I’ll be honest.  I’m not much for spy stories, but the book has garnered such acclaim, I figured I should give it a shot.

I’m glad I did.

First of all, yes, this is a spy story … sort of.  I would actually tell you that it is a spy story with a heavy dose of subtle science fiction.  In fact, while the street fights and the gunfights are graphic, violent, and disturbing, the heart of the story revolves around cybernetic enhancements, teleportation devices, and something I’m not going to give away.  I like to think of Zero much the same as I think of Aliens—science fiction grounded in thrilling military realism.

And, quite honestly, the revolving artist tool works tremendously.  For the most part, each story is unique in terms of tone, content, and plot, and each individual artist fits those aspects perfectly.  Zero has found an inventive, authentic way to get many artists involved on the title, and though I’m not sure this technique would work as well with mainstream comic books, it suits Zero well, especially because this single volume spans thirty-eight years.

But, even after having said all of these positive things, I wasn’t sure until the very end of this first volume that I was hooked.  I liked what I saw and read, but a book has to be very special indeed to warrant my following.  The very last page, though … the very last page did it.  That last page hooked me.  I have to see where this title is going.

Pretty Deadly: The Shrike by Kelly Sue DeConnick and Emma Rios – A Book Review

This is a strange book and I mean that as a total compliment.  Strange is good.  Unique is appreciated.  Original is commendable.  Pretty Deadly is all of those things, and more.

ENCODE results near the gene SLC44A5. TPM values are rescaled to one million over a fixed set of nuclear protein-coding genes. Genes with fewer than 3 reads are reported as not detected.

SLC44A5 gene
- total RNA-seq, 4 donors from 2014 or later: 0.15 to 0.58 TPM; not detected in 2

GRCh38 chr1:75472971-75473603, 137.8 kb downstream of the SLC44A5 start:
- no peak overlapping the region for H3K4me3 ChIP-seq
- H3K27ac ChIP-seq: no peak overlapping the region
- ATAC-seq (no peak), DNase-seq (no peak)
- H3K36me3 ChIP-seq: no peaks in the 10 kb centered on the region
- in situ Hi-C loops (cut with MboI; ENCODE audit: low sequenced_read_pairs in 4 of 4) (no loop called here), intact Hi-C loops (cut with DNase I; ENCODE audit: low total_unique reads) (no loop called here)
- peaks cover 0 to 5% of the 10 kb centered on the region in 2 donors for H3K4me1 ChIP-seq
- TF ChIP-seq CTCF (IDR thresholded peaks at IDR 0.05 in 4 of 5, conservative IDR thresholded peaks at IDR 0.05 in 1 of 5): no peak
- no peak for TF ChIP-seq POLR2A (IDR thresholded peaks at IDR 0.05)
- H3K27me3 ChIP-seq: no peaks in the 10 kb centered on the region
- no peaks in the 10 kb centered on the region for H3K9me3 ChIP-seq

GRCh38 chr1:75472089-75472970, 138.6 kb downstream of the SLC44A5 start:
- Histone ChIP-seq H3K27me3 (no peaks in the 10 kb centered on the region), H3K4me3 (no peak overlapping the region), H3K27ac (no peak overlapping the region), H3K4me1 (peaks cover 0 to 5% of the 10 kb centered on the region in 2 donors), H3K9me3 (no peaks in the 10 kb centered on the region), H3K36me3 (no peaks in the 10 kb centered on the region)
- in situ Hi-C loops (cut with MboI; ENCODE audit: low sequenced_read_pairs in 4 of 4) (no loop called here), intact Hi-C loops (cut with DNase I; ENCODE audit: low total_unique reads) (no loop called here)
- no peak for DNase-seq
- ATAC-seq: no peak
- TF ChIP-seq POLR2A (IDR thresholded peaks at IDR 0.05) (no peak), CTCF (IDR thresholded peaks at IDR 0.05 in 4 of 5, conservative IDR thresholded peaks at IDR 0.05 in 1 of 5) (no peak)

Pretty Deadly is not a linear story.  Meaning, it doesn’t start at an origin, then progress to a conclusion.  It sort of begins in the middle of things, offers some hints as to what occurred in the past, yet doesn’t totally explain what’s occurring in the middle.  By the book’s end, you have a good idea of what happened, but not a complete one.  For some books, this would be a gross misstep, but DeConnick executes it masterfully and I trust that the writer knows exactly what she’s doing.

For example, by and large, we don’t know much about the characters.  They are explored just enough to seem round, dynamic, real, but we don’t know everything.  For a few of them, we don’t know anything.  Even so, I want to know more.  This is not a plot driven book, though it certainly has an interesting one.  This is a story about people (of sorts).

This is a rather unconventional title, and that’s why it works so well.  Death personified is a major player, but that’s not necessarily breaking new ground.  The story occurs in the Old West, but that’s not unheard of in the comic book world, either.  But the combination of the two, coupled with mysticism, swordplay, gunfights, and a mythology-in-the-making sets Pretty Deadly apart from anything else out there at the moment.

Rios’ artwork is frenetic, almost messy, yet oddly detailed.  It suits the story well.  At times it’s hard to tell what’s going on, especially during the brutal fight scenes, but I believe that’s actually a boon to this title.  Fights usually are messy and confusing, and since this story is not delivered in a neat, tidy little package, I see no reason for the art to contradict the story’s style.

The story ends on a bittersweet note, but one that certainly lays the groundwork for many interesting stories to come.  If you’re looking for something different from a comic book, something well executed and purposeful, something that will stand the test of time, I urge you to give Pretty Deadly a shot.